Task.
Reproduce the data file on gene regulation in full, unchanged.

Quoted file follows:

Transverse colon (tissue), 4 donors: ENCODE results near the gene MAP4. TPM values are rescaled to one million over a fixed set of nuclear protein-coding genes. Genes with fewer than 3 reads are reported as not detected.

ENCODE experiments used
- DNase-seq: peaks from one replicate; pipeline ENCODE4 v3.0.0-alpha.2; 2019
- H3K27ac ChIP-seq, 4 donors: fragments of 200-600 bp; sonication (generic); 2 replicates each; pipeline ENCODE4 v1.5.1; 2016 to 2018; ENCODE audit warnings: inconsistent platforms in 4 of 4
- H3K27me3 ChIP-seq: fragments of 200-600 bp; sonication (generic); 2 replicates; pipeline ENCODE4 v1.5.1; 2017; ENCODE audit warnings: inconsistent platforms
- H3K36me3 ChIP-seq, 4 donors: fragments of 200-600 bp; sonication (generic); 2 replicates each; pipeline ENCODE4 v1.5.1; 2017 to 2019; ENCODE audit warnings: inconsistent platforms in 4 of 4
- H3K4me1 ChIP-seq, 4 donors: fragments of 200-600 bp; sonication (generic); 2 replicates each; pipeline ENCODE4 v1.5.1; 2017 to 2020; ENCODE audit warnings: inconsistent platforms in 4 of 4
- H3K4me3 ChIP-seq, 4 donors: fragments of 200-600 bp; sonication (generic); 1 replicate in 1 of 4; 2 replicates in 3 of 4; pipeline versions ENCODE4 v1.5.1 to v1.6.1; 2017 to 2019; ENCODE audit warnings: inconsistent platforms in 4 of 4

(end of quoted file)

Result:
Transverse colon (tissue), 4 donors: ENCODE results near the gene MAP4. TPM values are rescaled to one million over a fixed set of nuclear protein-coding genes. Genes with fewer than 3 reads are reported as not detected.

ENCODE experiments used
- DNase-seq: peaks from one replicate; pipeline ENCODE4 v3.0.0-alpha.2; 2019
- H3K27ac ChIP-seq, 4 donors: fragments of 200-600 bp; sonication (generic); 2 replicates each; pipeline ENCODE4 v1.5.1; 2016 to 2018; ENCODE audit warnings: inconsistent platforms in 4 of 4
- H3K27me3 ChIP-seq: fragments of 200-600 bp; sonication (generic); 2 replicates; pipeline ENCODE4 v1.5.1; 2017; ENCODE audit warnings: inconsistent platforms
- H3K36me3 ChIP-seq, 4 donors: fragments of 200-600 bp; sonication (generic); 2 replicates each; pipeline ENCODE4 v1.5.1; 2017 to 2019; ENCODE audit warnings: inconsistent platforms in 4 of 4
- H3K4me1 ChIP-seq, 4 donors: fragments of 200-600 bp; sonication (generic); 2 replicates each; pipeline ENCODE4 v1.5.1; 2017 to 2020; ENCODE audit warnings: inconsistent platforms in 4 of 4
- H3K4me3 ChIP-seq, 4 donors: fragments of 200-600 bp; sonication (generic); 1 replicate in 1 of 4; 2 replicates in 3 of 4; pipeline versions ENCODE4 v1.5.1 to v1.6.1; 2017 to 2019; ENCODE audit warnings: inconsistent platforms in 4 of 4